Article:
Kelly B. Haskard-Zolnierek and Summer L. Williams
This chapter outlines the ways in which depression and other mental health issues influence adherence and health-behavior change. Patient adherence and health-behavior change are defined and described. Common mental health issues including depression and anxiety are described as well as the prevalence of nonadherence to treatment for these conditions. Next, comorbidity of physical and mental health issues are discussed, such as depression co-occurring with various chronic diseases, providing evidence of the effects of mental health on adherence and health-behavior change. The mechanisms for the relationship of mental health to adherence and health-behavior change are discussed through the framework of the information-motivation-strategy model, with adherence being affected due to cognitive factors, motivational factors, and resource-related factors. The chapter concludes with a discussion of what health-care professionals can do to address and reduce this barrier to adherence and health-behavior change.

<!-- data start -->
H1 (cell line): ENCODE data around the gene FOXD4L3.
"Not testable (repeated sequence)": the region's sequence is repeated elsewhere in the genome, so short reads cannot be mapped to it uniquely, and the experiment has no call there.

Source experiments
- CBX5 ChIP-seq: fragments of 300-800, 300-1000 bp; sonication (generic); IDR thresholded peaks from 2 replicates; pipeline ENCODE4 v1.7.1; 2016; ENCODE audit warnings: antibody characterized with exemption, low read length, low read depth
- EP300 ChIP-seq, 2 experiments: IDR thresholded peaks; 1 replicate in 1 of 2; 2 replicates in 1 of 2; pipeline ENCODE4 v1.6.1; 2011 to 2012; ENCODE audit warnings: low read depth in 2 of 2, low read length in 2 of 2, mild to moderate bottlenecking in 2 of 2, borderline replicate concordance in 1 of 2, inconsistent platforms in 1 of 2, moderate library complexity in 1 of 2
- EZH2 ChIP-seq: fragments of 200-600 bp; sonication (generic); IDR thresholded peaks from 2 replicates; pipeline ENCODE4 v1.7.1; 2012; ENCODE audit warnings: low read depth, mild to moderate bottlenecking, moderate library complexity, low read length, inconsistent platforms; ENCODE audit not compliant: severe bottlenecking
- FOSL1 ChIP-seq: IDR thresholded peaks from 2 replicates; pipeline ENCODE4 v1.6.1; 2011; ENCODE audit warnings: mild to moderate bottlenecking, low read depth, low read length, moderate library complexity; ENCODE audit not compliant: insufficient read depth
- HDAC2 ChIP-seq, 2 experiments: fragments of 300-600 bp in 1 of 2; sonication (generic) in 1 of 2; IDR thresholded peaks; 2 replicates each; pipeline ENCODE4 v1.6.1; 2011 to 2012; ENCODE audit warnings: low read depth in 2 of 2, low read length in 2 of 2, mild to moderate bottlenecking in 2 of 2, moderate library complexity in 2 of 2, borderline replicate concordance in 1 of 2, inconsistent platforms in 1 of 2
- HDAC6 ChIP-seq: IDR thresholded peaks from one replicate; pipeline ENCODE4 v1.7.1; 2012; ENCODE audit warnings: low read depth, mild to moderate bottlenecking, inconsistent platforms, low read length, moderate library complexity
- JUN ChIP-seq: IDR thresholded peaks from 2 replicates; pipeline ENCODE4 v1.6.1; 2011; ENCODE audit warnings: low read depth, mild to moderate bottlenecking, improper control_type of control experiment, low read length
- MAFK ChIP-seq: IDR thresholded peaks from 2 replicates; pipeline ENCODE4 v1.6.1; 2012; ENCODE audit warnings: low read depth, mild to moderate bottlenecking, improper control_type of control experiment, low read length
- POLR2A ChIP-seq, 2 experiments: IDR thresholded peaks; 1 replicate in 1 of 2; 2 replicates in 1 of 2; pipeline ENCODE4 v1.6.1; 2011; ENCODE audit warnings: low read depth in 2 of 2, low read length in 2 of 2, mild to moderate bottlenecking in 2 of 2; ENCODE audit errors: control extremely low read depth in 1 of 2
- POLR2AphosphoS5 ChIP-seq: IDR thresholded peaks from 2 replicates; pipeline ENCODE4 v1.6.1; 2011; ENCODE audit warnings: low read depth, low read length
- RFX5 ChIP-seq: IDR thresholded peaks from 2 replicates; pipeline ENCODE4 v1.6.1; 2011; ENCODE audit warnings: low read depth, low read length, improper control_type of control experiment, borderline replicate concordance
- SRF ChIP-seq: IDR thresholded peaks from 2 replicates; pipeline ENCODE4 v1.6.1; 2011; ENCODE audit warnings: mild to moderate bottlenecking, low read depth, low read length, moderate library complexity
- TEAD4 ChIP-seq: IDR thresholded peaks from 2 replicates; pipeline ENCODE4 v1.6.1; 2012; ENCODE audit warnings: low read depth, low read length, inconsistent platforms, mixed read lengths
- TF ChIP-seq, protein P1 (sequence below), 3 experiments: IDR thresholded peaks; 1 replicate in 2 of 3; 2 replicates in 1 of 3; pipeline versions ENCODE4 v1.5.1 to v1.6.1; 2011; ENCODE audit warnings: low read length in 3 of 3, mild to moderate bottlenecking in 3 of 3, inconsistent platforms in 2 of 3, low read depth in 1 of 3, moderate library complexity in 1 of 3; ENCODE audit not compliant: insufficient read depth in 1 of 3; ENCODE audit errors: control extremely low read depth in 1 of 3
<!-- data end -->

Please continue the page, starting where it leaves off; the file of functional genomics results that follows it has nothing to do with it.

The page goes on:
Claude Richard and Marie-Thérèse Lussier
The clinical settings in which physicians and other healthcare providers must apply their scientific knowledge and technical expertise are diverse and require further adaptive capacities on their part. Thus, the science and the art, although often opposed, are in fact complementary and together define excellence in practice in which the art is not, as stated by Saunders, merely part of the medical humanities but it is integral to medicine as an applied science. This essay addresses those dimensions of medical talk described as the “art” of the medical encounter, how these impact the quality of information gathering and provision, and how, in turn, this influences patients’ understanding and recall. The notion of the “art of information exchange” is reframed as a “medical dialogue” using communication skills and dimensions not traditionally thought of when referring to the “art” of medical information exchange.